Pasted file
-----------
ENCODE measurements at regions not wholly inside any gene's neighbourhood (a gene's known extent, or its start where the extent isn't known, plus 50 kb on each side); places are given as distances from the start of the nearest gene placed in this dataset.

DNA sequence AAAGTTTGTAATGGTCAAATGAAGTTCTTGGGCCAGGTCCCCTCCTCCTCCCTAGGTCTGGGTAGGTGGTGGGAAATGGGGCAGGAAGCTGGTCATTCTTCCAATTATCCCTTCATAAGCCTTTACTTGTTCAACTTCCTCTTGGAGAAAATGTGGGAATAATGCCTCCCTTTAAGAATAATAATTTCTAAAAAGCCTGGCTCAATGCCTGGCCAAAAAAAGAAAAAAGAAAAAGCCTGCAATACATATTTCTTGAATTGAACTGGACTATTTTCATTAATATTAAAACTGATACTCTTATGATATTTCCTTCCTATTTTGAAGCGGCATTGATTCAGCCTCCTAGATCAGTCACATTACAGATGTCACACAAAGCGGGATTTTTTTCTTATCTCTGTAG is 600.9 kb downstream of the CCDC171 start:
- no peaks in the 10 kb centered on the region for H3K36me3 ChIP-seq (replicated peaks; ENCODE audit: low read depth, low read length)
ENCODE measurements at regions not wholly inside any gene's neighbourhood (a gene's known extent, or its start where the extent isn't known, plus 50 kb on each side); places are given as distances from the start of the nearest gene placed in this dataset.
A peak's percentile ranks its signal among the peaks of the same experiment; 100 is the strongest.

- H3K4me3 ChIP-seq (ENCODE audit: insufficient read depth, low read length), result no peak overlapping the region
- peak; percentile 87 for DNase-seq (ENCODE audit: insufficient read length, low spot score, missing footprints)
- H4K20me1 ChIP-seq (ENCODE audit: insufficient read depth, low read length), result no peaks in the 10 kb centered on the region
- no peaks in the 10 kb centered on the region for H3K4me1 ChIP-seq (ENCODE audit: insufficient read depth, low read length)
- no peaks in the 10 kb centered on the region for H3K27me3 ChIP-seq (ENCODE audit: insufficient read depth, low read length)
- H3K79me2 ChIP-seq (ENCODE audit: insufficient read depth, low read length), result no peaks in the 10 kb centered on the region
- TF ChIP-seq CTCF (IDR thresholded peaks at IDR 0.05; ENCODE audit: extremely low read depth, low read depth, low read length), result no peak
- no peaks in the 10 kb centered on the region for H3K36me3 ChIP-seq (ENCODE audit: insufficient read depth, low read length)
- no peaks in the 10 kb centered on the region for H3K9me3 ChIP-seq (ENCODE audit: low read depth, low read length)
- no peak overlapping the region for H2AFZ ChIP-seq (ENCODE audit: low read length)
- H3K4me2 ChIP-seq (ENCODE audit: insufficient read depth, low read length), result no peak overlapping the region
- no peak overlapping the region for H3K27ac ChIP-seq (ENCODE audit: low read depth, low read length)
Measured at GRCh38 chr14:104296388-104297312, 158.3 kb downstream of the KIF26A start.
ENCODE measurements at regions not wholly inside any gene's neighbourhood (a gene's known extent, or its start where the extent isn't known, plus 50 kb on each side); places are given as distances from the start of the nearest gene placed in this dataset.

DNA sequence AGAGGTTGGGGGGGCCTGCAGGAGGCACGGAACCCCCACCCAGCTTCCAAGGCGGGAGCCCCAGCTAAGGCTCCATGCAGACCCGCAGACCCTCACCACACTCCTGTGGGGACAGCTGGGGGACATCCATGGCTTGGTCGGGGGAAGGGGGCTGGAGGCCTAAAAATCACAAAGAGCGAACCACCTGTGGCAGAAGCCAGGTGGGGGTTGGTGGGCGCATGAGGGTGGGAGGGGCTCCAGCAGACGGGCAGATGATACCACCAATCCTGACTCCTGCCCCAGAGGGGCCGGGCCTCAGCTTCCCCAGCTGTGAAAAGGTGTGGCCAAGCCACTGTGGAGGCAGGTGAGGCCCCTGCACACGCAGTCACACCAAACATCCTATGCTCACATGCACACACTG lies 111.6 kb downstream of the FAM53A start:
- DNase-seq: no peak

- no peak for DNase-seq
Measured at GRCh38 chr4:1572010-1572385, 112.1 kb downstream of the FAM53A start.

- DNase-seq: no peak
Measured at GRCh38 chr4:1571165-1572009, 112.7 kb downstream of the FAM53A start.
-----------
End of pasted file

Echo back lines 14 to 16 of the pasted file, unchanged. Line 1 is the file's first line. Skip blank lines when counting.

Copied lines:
- no peaks in the 10 kb centered on the region for H3K9me3 ChIP-seq (ENCODE audit: low read depth, low read length)
- no peak overlapping the region for H2AFZ ChIP-seq (ENCODE audit: low read length)
- H3K4me2 ChIP-seq (ENCODE audit: insufficient read depth, low read length), result no peak overlapping the region